An this outpus:
X-Powered-By: PHP/4.1.2
Content-type: text/html

$arr[mykey] = 65

The "unpack" documentation is a little bit confusing. I think a more complete example could be:

<?
$binarydata = "AA\0A";
$array = unpack("c2chars/nint", $binarydata);
foreach ($array as $key => $value)
echo "\$array[$key] = $value <br>\n";
?>

whose output is:

X-Powered-By: PHP/4.1.2
Content-type: text/html

$array[chars1] = 65 <br>
$array[chars2] = 65 <br>
$array[int] = 65 <br>

Note that the format string is something like
<format-code> [<count>] [<array-key>] [/ ...]

I hope this clarifies something

Sergio
up
1
ludwig at kni-online dot de
4 years ago
Don't forget to decode user-defined-pseudo-byte-sequences before unpacking...
<?php
$byte_code_string
= '00004040';
var_dump ( unpack ( 'f', $byte_code_string ) );
?>
Result:
array(1) {
[1]=>
float(6.4096905560973E-10)
}

whereas
<?php
$byte_code_string
= '00004040';
var_dump ( unpack ( 'f', hex2bin ( $byte_code_string ) ) );
?>
Result:
array(1) {
[1]=>
float(3)
}
up
0
Aaron Wells
13 years ago
Another option for converting binary data into PHP data types, is to use the Zend Framework's Zend_Io_Reader class:
http://bit.ly/9zAhgz

There's also a Zend_Io_Writer class that does the reverse.
up
-1
Anonymous Coward
16 years ago
Warning: This unpack function makes the array with keys starting at 1 instead of starting at 0.

For example:
<?php
function read_field($h) {
$a=unpack("V",fread($h,4));
return
fread($h,$a[1]);
}
?>
up
-3
rogier
12 years ago
be aware of the behavior of your system that PHP resides on.

On x86, unpack MAY not yield the result you expect for UInt32

This is due to the internal nature of PHP, being that integers are internally stored as SIGNED!

For x86 systems, unpack('N', "\xff\xff\xff\xff") results in -1
For (most?) x64 systems, unpack('N', "\xff\xff\xff\xff") results in 4294967295.

This can be verified by checking the value of PHP_INT_SIZE.
If this value is 4, you have a PHP that internally stores 32-bit.
A value of 8 internally stores 64-bit.

To work around this 'problem', you can use the following code to avoid problems with unpack.
The code is for big endian order but can easily be adjusted for little endian order (also, similar code works for 64-bit integers):

<?php
function _uint32be($bin)
{
// $bin is the binary 32-bit BE string that represents the integer
if (PHP_INT_SIZE <= 4){
list(,
$h,$l) = unpack('n*', $bin);
return (
$l + ($h*0x010000));
}
else{
list(,
$int) = unpack('N', $bin);
return
$int;
}
}
?>

Do note that you *could* also use sprintf('%u', $x) to show the unsigned real value.
Also note that (at least when PHP_INT_SIZE = 4) the result WILL be a float value when the input is larger then 0x7fffffff (just check with gettype);

Hope this helps people.
up
-2
norwood at computer dot org
14 years ago
Reading a text cell from an Excel spreadsheet returned a string with low-order embedded nulls: 0x4100 0x4200 etc. To remove the nulls, used

<?php
$strWithoutNulls
= implode( '', explode( "\0", $strWithNulls ) );
?>

(unpack() didn't seem to help much here; needed chars back to re-constitute the string, not integers.)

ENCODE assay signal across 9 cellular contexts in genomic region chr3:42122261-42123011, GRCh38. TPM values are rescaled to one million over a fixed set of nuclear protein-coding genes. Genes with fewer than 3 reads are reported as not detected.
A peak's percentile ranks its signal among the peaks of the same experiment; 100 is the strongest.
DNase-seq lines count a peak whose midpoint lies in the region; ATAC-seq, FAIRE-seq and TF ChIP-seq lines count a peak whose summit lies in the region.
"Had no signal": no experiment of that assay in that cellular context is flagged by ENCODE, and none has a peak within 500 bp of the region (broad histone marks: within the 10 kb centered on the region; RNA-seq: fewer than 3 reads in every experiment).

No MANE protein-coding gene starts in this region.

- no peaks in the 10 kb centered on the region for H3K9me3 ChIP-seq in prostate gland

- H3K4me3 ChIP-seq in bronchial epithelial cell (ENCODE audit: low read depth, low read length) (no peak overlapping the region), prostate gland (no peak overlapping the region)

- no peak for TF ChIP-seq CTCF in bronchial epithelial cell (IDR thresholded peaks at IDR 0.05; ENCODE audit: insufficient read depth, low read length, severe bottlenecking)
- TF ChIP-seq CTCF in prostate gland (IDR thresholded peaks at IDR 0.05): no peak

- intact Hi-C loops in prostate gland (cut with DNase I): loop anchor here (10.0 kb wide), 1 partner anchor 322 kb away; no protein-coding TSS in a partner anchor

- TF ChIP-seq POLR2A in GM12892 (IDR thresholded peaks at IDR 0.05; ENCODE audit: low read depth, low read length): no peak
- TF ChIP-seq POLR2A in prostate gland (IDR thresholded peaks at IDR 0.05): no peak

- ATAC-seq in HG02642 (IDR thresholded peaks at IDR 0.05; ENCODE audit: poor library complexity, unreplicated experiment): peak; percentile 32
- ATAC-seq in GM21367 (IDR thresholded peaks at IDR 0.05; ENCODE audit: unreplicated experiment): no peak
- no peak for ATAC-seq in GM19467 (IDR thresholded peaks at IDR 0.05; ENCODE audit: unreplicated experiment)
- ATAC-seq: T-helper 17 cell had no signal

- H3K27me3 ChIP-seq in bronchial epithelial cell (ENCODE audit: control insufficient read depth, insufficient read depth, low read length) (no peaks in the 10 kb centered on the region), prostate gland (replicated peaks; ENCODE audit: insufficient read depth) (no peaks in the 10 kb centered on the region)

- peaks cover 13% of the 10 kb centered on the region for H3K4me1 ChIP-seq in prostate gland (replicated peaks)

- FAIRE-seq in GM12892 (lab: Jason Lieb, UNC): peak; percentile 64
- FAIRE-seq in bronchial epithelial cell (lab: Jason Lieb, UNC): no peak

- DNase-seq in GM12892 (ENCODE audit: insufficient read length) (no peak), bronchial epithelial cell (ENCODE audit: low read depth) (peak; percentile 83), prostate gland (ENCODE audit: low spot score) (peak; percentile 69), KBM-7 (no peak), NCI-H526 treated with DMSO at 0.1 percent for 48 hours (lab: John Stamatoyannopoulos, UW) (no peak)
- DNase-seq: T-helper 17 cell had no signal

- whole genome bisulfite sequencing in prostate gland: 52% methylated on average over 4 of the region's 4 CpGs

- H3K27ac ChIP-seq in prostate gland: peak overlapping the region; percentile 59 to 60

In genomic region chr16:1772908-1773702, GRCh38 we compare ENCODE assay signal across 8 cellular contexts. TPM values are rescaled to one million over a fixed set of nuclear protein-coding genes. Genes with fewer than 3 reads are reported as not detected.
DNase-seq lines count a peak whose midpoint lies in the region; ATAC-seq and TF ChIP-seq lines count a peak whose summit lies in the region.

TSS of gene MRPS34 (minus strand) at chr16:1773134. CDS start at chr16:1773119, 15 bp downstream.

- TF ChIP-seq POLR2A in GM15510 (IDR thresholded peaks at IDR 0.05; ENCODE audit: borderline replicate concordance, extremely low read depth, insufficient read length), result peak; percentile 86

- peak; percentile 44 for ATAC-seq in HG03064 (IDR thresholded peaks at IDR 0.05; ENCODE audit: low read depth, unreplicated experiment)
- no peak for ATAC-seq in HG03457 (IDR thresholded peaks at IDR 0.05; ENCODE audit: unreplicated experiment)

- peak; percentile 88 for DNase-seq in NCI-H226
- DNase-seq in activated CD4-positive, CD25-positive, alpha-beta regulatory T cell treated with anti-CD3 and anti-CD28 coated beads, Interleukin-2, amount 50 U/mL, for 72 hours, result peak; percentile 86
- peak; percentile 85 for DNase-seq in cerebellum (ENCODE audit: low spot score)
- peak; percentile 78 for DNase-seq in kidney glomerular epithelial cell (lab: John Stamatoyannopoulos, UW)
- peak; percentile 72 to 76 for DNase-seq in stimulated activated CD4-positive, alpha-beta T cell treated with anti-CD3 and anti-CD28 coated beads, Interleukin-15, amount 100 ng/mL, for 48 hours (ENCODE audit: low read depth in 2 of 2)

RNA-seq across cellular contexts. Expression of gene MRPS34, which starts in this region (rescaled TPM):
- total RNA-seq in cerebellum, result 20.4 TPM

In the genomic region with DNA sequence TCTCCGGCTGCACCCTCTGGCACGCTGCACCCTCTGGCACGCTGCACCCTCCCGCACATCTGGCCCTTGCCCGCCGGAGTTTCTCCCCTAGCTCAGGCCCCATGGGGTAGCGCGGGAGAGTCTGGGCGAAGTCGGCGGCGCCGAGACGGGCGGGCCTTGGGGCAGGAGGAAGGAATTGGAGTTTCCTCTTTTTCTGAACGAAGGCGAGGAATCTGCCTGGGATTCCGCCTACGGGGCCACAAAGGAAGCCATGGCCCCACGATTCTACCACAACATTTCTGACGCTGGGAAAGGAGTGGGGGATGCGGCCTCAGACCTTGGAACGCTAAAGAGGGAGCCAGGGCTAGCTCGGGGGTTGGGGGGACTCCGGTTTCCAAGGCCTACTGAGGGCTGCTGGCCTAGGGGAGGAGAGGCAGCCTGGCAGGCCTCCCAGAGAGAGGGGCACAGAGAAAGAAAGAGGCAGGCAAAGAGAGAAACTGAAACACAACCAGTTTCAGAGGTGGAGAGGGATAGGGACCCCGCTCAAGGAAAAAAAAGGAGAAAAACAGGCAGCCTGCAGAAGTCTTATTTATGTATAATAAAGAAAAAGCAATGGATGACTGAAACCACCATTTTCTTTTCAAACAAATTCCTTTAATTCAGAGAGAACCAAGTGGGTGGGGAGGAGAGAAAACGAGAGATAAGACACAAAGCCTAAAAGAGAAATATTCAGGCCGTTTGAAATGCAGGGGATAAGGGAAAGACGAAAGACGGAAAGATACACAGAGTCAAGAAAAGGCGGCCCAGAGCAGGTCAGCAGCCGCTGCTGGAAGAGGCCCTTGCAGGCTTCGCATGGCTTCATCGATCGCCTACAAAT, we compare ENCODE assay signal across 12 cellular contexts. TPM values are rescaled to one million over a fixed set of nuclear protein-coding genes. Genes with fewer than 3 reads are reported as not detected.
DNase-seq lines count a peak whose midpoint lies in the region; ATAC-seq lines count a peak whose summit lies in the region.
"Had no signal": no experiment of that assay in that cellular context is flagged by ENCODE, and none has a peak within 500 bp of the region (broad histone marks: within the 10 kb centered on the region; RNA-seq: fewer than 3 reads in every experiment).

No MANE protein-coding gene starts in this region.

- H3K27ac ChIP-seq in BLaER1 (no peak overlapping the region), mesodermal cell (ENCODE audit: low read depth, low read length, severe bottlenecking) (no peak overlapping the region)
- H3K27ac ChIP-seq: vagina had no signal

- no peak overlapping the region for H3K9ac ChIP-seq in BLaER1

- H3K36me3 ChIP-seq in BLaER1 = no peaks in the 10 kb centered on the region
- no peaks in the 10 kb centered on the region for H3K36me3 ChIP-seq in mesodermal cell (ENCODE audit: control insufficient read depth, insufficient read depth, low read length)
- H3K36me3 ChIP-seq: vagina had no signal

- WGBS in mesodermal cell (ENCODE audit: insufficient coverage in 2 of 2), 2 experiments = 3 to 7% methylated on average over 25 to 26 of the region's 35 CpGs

up
-3
sica at wnet com br
14 years ago
The script following is a example how to save more than one values on file separating its with "\r\n" and how to recovering its values.

<?php
// Save two integer values in a binary file
$nomearq = "./teste.bin";
$valor = 123;
$ptrarq = fopen($nomearq, "wb");
$valorBin = pack("L",$valor);
echo
"First value ($valor) packed with ";
echo
fwrite($ptrarq, $valorBin)." bytes<br>";
echo
"Separator \\r\\n with ";
echo
fwrite($ptrarq, "\r\n")." bytes<br>";
$valor = 456;
$valorBin = pack("L",$valor);
echo
"Second value ($valor) packed with ";
echo
fwrite($ptrarq, $valorBin)." bytes<br>";
fclose($ptrarq);

// Recover the saved values
$ptrarq = fopen($nomearq, "rb");
$valorBin = file($nomearq,filesize($nomearq));
echo
"<br>The reading values is:<br>";
foreach(
$valorBin as $valor){
$valor = unpack("L",$valor);
print_r($valor);
echo
"<br>";
}
fclose($ptrarq);
?>

Results:
First value (123) packed with 4 bytes
Separator \r\n with 2 bytes
Second value (456) packed with 4 bytes

The reading values is:
Array ( [1] => 123 )
Array ( [1] => 456 )
up
-3
iredden at redden dot on dot ca
24 years ago
<?php

function parse_pascalstr($bytes_parsed, $parse_str) {
$parse_info = unpack("x$bytes_parsed/cstr_len", $parse_str);
$str_len = $parse_info["str_len"];
$bytes_parsed = $bytes_parsed + 1;
$parse_info = unpack("x$bytes_parsed/A".$str_len."str", $parse_str);
$str = $parse_info["str"];
$bytes_parsed = $bytes_parsed + strlen($str);

return array(
$str, $bytes_parsed);
}

?>
up
-5
googlybash24 at aol dot com
11 years ago
To convert big endian to little endian or to convert little endian to big endian, use the following approach as an example:

<?php
// file_get_contents() returns a binary value, unpack("V*", _ ) returns an unsigned long 32-bit little endian decimal value, but bin2hex() after that would just give the hex data in the file if alone, so instead we use:
// file_get_contents(), unpack("V*", _ ), then dechex(), in that order, to get the byte-swapping effect.
?>

With the logic of the approach in this example, you can discover how to swap the endian byte order as you need.